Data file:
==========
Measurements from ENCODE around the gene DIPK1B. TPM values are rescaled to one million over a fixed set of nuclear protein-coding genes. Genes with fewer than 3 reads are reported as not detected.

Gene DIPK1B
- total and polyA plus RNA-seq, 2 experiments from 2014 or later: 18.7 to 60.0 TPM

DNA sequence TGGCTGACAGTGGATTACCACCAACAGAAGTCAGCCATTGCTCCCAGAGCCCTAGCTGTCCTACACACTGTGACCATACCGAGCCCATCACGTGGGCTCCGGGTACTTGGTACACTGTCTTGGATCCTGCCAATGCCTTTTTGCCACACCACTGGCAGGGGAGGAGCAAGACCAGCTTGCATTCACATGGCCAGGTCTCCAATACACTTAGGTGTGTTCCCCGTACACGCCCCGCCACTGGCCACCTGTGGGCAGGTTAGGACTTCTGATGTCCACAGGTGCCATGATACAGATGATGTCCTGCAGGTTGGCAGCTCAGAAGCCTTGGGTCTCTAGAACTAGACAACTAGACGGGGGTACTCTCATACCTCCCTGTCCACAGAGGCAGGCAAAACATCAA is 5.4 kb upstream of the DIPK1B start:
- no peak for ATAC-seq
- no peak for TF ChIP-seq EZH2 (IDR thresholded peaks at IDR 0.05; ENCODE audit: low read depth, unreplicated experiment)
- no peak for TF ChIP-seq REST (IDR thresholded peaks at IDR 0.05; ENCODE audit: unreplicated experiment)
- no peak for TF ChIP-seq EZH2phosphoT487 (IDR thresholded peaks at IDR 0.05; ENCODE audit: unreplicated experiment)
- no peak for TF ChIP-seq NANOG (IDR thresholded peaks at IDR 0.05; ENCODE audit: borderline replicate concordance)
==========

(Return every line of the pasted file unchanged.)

Measurements from ENCODE around the gene DIPK1B. TPM values are rescaled to one million over a fixed set of nuclear protein-coding genes. Genes with fewer than 3 reads are reported as not detected.

Gene DIPK1B
- total and polyA plus RNA-seq, 2 experiments from 2014 or later: 18.7 to 60.0 TPM

DNA sequence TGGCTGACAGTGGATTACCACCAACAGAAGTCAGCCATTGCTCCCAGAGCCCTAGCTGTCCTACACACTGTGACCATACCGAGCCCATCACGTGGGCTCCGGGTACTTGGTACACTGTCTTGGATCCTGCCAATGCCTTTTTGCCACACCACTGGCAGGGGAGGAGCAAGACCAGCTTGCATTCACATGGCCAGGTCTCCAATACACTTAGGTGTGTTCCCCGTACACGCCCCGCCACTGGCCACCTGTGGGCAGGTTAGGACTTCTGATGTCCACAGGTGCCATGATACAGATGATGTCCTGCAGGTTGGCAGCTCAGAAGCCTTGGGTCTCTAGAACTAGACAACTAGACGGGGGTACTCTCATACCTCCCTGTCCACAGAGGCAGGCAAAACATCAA is 5.4 kb upstream of the DIPK1B start:
- no peak for ATAC-seq
- no peak for TF ChIP-seq EZH2 (IDR thresholded peaks at IDR 0.05; ENCODE audit: low read depth, unreplicated experiment)
- no peak for TF ChIP-seq REST (IDR thresholded peaks at IDR 0.05; ENCODE audit: unreplicated experiment)
- no peak for TF ChIP-seq EZH2phosphoT487 (IDR thresholded peaks at IDR 0.05; ENCODE audit: unreplicated experiment)
- no peak for TF ChIP-seq NANOG (IDR thresholded peaks at IDR 0.05; ENCODE audit: borderline replicate concordance)